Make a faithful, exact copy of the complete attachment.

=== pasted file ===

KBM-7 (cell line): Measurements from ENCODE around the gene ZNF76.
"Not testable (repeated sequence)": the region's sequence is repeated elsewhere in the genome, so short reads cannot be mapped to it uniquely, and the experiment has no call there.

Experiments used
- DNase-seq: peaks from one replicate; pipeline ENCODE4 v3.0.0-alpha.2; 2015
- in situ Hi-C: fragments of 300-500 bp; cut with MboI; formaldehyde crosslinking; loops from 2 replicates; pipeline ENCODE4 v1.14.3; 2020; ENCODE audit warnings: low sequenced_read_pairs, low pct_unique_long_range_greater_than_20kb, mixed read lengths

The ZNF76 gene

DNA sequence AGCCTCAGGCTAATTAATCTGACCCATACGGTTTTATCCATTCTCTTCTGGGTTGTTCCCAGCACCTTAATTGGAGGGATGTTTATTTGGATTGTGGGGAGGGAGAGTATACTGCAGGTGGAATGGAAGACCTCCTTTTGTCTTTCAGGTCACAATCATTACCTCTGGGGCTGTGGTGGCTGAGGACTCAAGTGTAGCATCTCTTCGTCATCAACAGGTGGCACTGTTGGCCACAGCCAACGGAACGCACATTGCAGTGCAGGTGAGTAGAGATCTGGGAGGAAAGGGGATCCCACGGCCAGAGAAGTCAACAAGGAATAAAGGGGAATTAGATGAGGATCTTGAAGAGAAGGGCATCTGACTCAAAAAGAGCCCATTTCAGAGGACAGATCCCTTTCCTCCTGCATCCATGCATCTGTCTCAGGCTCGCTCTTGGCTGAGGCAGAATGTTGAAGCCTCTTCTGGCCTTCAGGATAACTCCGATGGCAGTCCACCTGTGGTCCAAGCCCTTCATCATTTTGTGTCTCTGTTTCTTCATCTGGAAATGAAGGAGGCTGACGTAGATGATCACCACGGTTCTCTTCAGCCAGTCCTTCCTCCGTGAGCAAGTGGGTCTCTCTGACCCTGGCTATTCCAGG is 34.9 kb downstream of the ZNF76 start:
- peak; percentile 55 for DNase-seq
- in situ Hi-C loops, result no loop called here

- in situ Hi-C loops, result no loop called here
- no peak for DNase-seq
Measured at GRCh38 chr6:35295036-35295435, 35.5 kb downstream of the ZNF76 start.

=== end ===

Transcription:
KBM-7 (cell line): Measurements from ENCODE around the gene ZNF76.
"Not testable (repeated sequence)": the region's sequence is repeated elsewhere in the genome, so short reads cannot be mapped to it uniquely, and the experiment has no call there.

Experiments used
- DNase-seq: peaks from one replicate; pipeline ENCODE4 v3.0.0-alpha.2; 2015
- in situ Hi-C: fragments of 300-500 bp; cut with MboI; formaldehyde crosslinking; loops from 2 replicates; pipeline ENCODE4 v1.14.3; 2020; ENCODE audit warnings: low sequenced_read_pairs, low pct_unique_long_range_greater_than_20kb, mixed read lengths

The ZNF76 gene

DNA sequence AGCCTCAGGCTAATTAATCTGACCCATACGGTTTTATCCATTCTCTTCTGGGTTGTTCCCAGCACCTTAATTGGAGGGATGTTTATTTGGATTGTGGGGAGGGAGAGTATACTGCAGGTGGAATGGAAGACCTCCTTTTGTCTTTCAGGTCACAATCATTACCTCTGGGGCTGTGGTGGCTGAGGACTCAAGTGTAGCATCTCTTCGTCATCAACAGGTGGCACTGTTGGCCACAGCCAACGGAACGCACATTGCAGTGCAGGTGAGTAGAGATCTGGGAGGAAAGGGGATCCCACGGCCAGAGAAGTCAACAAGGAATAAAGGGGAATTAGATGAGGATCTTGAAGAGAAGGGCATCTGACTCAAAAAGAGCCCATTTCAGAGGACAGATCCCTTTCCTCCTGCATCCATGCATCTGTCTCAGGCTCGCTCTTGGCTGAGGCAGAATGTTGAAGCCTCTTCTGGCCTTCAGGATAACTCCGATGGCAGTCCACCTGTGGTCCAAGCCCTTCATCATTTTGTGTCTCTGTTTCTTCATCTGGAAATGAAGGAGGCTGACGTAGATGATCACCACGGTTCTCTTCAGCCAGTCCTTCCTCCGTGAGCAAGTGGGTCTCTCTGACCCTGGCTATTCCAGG is 34.9 kb downstream of the ZNF76 start:
- peak; percentile 55 for DNase-seq
- in situ Hi-C loops, result no loop called here

- in situ Hi-C loops, result no loop called here
- no peak for DNase-seq
Measured at GRCh38 chr6:35295036-35295435, 35.5 kb downstream of the ZNF76 start.